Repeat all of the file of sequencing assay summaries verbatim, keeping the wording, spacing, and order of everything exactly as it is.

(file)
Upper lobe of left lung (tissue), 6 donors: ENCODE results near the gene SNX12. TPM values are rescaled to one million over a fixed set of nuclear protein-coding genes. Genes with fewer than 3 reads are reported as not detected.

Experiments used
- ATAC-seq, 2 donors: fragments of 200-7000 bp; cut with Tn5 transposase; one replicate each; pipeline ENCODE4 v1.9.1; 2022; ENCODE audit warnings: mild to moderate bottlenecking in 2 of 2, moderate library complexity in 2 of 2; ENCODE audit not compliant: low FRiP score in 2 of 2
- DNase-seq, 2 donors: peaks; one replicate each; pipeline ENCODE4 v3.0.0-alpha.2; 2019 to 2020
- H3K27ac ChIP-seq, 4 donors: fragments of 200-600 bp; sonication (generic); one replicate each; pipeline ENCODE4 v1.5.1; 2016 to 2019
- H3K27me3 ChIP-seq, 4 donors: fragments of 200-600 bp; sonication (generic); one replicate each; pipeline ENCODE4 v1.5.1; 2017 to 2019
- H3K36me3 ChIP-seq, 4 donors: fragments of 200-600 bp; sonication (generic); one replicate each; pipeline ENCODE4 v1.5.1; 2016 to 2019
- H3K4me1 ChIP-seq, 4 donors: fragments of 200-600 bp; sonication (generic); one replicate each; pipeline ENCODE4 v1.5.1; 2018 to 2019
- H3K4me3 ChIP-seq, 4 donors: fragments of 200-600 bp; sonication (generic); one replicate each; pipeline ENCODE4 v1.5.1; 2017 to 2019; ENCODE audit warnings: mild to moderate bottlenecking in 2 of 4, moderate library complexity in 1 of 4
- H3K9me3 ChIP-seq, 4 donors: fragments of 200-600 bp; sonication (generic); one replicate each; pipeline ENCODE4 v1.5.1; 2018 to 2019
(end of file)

Upper lobe of left lung (tissue), 6 donors: ENCODE results near the gene SNX12. TPM values are rescaled to one million over a fixed set of nuclear protein-coding genes. Genes with fewer than 3 reads are reported as not detected.

Experiments used
- ATAC-seq, 2 donors: fragments of 200-7000 bp; cut with Tn5 transposase; one replicate each; pipeline ENCODE4 v1.9.1; 2022; ENCODE audit warnings: mild to moderate bottlenecking in 2 of 2, moderate library complexity in 2 of 2; ENCODE audit not compliant: low FRiP score in 2 of 2
- DNase-seq, 2 donors: peaks; one replicate each; pipeline ENCODE4 v3.0.0-alpha.2; 2019 to 2020
- H3K27ac ChIP-seq, 4 donors: fragments of 200-600 bp; sonication (generic); one replicate each; pipeline ENCODE4 v1.5.1; 2016 to 2019
- H3K27me3 ChIP-seq, 4 donors: fragments of 200-600 bp; sonication (generic); one replicate each; pipeline ENCODE4 v1.5.1; 2017 to 2019
- H3K36me3 ChIP-seq, 4 donors: fragments of 200-600 bp; sonication (generic); one replicate each; pipeline ENCODE4 v1.5.1; 2016 to 2019
- H3K4me1 ChIP-seq, 4 donors: fragments of 200-600 bp; sonication (generic); one replicate each; pipeline ENCODE4 v1.5.1; 2018 to 2019
- H3K4me3 ChIP-seq, 4 donors: fragments of 200-600 bp; sonication (generic); one replicate each; pipeline ENCODE4 v1.5.1; 2017 to 2019; ENCODE audit warnings: mild to moderate bottlenecking in 2 of 4, moderate library complexity in 1 of 4
- H3K9me3 ChIP-seq, 4 donors: fragments of 200-600 bp; sonication (generic); one replicate each; pipeline ENCODE4 v1.5.1; 2018 to 2019